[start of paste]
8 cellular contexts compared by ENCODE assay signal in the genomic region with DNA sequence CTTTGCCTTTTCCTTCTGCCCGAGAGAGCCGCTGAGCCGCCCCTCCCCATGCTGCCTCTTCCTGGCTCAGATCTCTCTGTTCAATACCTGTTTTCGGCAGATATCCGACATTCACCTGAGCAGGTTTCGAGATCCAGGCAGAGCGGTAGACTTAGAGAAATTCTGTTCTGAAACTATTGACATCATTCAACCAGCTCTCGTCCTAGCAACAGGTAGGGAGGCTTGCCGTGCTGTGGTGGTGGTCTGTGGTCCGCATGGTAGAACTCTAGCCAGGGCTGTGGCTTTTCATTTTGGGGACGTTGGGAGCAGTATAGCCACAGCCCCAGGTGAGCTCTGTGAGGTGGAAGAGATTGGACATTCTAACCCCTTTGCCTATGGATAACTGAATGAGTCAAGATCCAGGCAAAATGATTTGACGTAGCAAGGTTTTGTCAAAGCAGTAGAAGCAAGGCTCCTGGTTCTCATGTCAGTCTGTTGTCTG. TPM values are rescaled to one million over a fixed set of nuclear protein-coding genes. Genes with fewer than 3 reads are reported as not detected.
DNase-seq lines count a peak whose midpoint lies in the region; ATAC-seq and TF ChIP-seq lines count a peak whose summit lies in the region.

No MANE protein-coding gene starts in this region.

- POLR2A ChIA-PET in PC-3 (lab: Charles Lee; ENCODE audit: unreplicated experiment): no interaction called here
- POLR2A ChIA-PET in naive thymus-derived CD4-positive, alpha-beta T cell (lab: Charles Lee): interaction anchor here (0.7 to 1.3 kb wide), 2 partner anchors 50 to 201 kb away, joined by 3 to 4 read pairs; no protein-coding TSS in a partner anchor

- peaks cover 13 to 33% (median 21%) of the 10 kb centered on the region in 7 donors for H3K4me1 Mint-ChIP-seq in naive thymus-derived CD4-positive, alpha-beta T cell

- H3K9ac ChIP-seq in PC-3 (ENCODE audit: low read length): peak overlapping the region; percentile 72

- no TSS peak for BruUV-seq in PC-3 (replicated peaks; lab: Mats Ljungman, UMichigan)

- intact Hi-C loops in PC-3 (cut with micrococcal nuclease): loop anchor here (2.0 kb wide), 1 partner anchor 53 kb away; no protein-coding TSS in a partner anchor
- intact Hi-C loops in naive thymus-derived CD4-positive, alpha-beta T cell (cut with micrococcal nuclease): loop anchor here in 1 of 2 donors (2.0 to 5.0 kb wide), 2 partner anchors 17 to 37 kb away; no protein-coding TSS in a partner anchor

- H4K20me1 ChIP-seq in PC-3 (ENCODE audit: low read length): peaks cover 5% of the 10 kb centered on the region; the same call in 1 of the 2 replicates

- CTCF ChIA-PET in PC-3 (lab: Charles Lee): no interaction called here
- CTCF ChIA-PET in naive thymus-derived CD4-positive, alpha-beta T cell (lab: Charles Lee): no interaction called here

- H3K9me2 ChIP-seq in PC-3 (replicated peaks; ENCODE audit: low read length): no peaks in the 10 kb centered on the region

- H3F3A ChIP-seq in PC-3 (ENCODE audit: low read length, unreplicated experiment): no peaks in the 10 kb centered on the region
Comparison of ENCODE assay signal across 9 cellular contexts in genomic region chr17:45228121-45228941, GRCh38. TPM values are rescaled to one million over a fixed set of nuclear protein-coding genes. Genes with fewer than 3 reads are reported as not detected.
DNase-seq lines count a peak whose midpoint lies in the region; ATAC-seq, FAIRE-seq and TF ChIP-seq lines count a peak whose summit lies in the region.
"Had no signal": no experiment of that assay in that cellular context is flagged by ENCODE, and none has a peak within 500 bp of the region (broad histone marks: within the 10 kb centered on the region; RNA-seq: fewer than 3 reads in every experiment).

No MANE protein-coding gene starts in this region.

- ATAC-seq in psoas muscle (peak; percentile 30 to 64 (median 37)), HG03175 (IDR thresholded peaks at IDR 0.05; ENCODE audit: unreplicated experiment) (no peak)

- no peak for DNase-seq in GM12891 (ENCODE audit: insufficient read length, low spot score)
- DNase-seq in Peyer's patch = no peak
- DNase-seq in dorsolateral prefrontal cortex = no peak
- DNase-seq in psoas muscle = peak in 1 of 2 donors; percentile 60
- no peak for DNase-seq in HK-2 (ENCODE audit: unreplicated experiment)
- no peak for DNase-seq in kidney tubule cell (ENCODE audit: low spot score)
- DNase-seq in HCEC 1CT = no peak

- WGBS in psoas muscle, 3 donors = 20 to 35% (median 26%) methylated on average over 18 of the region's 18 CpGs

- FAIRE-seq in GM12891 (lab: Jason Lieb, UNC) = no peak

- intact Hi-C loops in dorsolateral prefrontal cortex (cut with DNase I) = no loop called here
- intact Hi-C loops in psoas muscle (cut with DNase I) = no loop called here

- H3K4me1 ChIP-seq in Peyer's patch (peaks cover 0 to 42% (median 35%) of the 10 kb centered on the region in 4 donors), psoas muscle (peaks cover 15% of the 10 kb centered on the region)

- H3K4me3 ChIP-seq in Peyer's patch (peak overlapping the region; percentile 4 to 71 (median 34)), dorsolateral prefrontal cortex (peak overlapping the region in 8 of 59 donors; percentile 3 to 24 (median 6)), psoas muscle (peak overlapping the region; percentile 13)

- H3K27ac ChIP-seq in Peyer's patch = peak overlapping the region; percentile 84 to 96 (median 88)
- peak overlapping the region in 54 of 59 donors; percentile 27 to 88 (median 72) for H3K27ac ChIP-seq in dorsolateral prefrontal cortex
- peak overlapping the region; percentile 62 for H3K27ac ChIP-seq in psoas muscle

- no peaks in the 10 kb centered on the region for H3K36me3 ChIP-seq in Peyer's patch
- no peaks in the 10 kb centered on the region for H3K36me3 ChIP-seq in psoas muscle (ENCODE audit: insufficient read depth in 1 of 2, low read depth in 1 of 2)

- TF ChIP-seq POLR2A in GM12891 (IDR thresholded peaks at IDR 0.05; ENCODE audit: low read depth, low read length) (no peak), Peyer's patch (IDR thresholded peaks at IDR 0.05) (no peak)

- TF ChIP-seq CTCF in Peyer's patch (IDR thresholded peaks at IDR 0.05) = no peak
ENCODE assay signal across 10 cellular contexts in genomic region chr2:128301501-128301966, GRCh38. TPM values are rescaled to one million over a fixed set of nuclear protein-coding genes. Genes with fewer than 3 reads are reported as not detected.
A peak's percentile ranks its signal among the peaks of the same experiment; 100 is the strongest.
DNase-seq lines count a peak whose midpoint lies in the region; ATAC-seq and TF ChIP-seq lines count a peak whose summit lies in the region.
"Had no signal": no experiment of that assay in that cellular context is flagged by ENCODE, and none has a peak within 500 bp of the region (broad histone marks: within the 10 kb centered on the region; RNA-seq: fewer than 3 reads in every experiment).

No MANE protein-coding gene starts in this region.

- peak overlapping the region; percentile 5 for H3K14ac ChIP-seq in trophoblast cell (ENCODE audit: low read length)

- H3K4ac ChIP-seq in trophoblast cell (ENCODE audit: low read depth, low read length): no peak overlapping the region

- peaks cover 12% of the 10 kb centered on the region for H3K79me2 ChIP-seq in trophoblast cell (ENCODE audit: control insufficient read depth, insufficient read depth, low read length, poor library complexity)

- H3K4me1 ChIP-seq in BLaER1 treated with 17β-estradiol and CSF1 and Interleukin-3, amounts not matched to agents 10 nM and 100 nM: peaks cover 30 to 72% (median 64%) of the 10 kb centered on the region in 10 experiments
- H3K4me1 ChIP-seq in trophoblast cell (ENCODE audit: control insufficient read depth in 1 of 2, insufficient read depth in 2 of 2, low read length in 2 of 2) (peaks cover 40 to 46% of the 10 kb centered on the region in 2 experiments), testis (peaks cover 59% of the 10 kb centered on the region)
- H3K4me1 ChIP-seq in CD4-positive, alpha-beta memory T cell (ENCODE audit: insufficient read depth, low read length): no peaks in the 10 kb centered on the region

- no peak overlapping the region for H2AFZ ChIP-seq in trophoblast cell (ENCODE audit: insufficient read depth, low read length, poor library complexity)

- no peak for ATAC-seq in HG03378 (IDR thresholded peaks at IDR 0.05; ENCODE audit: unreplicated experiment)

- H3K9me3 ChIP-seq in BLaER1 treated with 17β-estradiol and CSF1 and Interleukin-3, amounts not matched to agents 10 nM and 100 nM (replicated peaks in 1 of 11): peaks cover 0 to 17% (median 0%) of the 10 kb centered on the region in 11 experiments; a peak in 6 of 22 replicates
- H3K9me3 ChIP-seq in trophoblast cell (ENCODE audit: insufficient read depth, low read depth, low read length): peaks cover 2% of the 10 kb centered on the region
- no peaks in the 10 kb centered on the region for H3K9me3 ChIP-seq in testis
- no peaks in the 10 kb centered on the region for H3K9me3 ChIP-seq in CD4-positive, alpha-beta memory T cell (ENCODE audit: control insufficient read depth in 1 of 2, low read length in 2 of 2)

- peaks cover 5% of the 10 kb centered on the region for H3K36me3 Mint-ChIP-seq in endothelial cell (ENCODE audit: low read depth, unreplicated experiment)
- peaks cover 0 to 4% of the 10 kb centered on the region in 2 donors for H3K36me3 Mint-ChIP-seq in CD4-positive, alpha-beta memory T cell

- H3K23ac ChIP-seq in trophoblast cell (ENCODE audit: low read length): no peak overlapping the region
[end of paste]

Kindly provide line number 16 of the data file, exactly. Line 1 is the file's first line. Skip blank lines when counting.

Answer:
Comparison of ENCODE assay signal across 9 cellular contexts in genomic region chr17:45228121-45228941, GRCh38. TPM values are rescaled to one million over a fixed set of nuclear protein-coding genes. Genes with fewer than 3 reads are reported as not detected.